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Posts from the ‘Video’ Category

Top 10 Medical Technologies of 2016

Every year, I publish my predictions for the coming year. As the Medical Futurist, I’m expected to come up with bright visions and I’m happy to rise to the challenge. Last year my predictions included a digital tattoo, portable diagnostic devices thanks to the XPrize Challenge, IBM Watson’s rise to prominence in analyzing big health data, and brain computer interfaces such as Muse or Thync becoming available to the general public. These visions have since become reality.

It’s time to list the 10 major breakthroughs and trends that will dominate healthcare and medicine in 2016.

1) Virtual Reality

Once The New York Times gave out Google Cardboards with its newspapers, it was clear virtual reality was going mainstream. But now that Facebook’s Oculus Rift just became available for pre-order, virtual reality is going to become a booming industry. With really sophisticated devices on the market, it might have its biggest year ever in 2016. It will be used to let medical students gain realistic experience in examining patients or to let patients see what would happen to them the next day at the hospital for stress release.

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2) Augmented Reality

A Novartis chief announced that the digital contact lens patented by Google would become available in 2016. As it will measure blood glucose from tears, it is supposed to change diabetes treatment and management. Moreover, Hololens from Microsoft also comes out in 2016 which will have a huge impact on fields from medical education to architecture and engineering. It could help medical students do dissections for many hours a day from any angles without the formaldehyde smell.

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3) Fibretronics

2015 was not the year of smartclothes no matter how much we anticipated it. Even the ones with the biggest market potentials like HexoSkin were only traditional shirts with built-in devices in their pockets. But fibretronics are clothing materials with microchips implanted into them. They can react to body temperature or the mood of the wearer, among others. Google has started collaborating with Levi’s to create true fibretronic materials, which could be used to interact with technology through our clothes in novel ways. Imagine this in the OR. As the first promising collaborations in this area came out in 2015, expect to see the first tangible results in 2016!

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4) Smart Algorithms Analyzing Wearable Data

2015 was the year of wearable health trackers. A swarm of devices became available, Amazon launched its Wearable Marketplace and millions of activity trackers were sold. But gaining actionable insights from the constant stream of wearable data is not easy. We need clever algorithms and apps that merge data from several devices and apps, and help us draw meaningful conclusions. It would help lay people put more emphasis on prevention and have a healthier lifestyle. I had experience with Exist.io, one of the earliest attempts, but it still needs to go a long way.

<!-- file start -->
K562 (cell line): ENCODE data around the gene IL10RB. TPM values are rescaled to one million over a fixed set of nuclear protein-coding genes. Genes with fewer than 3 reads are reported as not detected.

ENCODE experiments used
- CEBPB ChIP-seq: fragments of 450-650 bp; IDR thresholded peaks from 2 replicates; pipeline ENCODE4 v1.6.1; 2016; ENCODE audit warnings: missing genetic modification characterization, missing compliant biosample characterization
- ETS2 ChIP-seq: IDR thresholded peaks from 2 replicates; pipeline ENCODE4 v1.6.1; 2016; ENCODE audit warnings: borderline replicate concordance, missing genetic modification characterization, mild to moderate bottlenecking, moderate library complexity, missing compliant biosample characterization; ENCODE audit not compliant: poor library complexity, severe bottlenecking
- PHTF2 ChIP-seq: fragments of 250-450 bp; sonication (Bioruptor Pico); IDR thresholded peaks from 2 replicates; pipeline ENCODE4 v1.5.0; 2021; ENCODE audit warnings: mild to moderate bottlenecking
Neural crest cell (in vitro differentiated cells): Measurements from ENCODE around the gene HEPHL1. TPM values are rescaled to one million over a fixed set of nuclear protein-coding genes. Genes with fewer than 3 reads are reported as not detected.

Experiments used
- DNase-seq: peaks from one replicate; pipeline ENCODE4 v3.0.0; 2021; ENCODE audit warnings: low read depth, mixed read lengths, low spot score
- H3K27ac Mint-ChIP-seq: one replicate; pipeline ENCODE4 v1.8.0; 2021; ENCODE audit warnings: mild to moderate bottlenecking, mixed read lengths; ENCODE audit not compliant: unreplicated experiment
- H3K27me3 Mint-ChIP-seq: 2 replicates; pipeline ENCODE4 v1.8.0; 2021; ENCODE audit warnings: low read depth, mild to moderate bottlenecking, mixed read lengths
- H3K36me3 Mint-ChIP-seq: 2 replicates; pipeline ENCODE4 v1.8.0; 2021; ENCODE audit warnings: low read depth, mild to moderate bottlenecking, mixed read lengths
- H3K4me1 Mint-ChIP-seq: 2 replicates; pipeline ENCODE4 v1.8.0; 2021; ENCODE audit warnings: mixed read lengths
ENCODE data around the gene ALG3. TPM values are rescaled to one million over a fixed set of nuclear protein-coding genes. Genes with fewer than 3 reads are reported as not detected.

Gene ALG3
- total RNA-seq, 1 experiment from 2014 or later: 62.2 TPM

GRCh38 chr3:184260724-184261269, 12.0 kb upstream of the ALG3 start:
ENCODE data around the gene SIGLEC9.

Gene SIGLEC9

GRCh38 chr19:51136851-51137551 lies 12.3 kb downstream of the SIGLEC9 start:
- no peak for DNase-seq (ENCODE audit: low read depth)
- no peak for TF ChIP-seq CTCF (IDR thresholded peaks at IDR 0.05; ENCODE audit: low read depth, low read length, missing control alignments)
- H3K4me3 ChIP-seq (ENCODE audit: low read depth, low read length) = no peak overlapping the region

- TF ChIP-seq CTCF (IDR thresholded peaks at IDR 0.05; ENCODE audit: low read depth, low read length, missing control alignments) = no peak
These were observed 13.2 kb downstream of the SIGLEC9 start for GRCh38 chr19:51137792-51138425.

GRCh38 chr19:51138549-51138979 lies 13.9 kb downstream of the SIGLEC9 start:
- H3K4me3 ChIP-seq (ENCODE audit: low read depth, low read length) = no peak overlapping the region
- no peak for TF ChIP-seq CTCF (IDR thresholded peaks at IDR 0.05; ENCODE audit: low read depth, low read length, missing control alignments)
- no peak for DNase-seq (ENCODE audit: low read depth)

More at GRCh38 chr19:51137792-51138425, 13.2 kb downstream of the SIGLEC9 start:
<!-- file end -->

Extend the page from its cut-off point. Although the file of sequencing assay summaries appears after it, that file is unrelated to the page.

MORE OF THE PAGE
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5) Near-Artificial Intelligence in Radiology

IBM’s Watson supercomputer has been used in oncology to assist medical decision-making. It proved the clear benefits of such a system by making diagnoses and treatment cheaper and more efficient. IBM’s Medical Sieve project aims to diagnose most lesions with a smart software, leaving room for radiologists to focus on the most important cases instead of checking hundreds of images every day.

6) Food Scanners

Food scanners like Scio and Tellspec have been in the spotlight since 2014, but as early developer prototypes have already been mailed to their first users in 2015, 2016 could be the year they become generally available. This would enable anyone to find out what’s really on their plates, providing clear benefits not just to people looking to gain weight or eat healthier food, but people with dangerous allergies as well.  

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7) Humanoid Robots

One of the most promising companies developing robots is Boston Dynamics, acquired by Google in 2013. Since then, they only released teaser videos about animal-like robots and Petman, the humanoid robot. Many technologies they are working on seem to be at a stage where they are ready to become actual products, the first signs of which we’ll see in 2016.

8) 3D Bioprinting

Organovo has been in the focus because of 3D printing biomaterials for years. They announced successfully bioprinted liver tissues in 2014 and they seemed to be 4-6 years away from printing liver parts for transplantation. But first, these bioprinted livers could be finally used in the pharmaceutical industry to replace animal models when analyzing the toxicity of new drugs. If it goes through in 2016, I feel printing actual liver tissue for transplantation could become a commercial service within the next decade.

9) Internet of Health Things At Home